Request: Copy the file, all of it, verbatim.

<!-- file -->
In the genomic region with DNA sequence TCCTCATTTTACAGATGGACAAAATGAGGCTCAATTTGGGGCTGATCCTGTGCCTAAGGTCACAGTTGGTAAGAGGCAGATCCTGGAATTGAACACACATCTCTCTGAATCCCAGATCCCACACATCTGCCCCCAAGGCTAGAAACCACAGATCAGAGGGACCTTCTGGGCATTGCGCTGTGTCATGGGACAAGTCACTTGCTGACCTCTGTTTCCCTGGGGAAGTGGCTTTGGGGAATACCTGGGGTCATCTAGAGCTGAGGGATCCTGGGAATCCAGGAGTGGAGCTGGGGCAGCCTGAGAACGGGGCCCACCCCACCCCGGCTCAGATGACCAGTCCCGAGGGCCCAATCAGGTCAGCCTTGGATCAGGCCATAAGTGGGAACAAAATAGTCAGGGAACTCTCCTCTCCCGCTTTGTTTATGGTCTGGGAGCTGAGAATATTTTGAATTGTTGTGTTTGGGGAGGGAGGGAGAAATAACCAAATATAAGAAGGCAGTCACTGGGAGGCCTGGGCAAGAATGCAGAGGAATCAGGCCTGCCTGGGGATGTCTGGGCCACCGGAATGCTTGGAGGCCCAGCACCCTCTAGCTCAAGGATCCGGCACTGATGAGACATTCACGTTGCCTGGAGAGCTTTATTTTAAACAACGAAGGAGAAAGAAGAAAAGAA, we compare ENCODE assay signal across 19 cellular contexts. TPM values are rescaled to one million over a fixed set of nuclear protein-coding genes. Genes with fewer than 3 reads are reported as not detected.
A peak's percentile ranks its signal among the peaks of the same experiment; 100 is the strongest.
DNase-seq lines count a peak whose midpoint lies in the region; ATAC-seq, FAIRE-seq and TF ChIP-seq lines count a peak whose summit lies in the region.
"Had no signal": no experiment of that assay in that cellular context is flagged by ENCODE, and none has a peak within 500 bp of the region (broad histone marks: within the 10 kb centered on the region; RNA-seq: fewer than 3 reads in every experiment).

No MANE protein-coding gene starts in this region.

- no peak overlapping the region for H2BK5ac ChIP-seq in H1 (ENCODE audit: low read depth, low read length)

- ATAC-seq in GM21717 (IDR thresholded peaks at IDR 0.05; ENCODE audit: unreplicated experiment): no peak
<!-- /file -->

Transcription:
In the genomic region with DNA sequence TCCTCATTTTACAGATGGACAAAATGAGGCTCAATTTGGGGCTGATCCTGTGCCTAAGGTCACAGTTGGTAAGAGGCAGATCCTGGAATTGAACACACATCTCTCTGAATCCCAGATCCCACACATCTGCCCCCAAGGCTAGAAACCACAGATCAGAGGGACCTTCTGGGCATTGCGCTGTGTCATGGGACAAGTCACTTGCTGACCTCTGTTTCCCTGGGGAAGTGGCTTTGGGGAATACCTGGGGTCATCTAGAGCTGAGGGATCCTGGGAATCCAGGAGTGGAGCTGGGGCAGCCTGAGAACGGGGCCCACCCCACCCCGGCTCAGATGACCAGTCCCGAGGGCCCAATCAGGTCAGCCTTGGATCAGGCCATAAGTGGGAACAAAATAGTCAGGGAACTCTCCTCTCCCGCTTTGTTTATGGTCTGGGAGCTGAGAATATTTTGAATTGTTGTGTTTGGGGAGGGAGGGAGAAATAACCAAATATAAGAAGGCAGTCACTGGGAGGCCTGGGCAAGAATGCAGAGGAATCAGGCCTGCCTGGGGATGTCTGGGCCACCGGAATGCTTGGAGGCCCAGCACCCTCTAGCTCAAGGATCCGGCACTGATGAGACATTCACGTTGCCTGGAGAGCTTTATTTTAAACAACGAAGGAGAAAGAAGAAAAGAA, we compare ENCODE assay signal across 19 cellular contexts. TPM values are rescaled to one million over a fixed set of nuclear protein-coding genes. Genes with fewer than 3 reads are reported as not detected.
A peak's percentile ranks its signal among the peaks of the same experiment; 100 is the strongest.
DNase-seq lines count a peak whose midpoint lies in the region; ATAC-seq, FAIRE-seq and TF ChIP-seq lines count a peak whose summit lies in the region.
"Had no signal": no experiment of that assay in that cellular context is flagged by ENCODE, and none has a peak within 500 bp of the region (broad histone marks: within the 10 kb centered on the region; RNA-seq: fewer than 3 reads in every experiment).

No MANE protein-coding gene starts in this region.

- no peak overlapping the region for H2BK5ac ChIP-seq in H1 (ENCODE audit: low read depth, low read length)

- ATAC-seq in GM21717 (IDR thresholded peaks at IDR 0.05; ENCODE audit: unreplicated experiment): no peak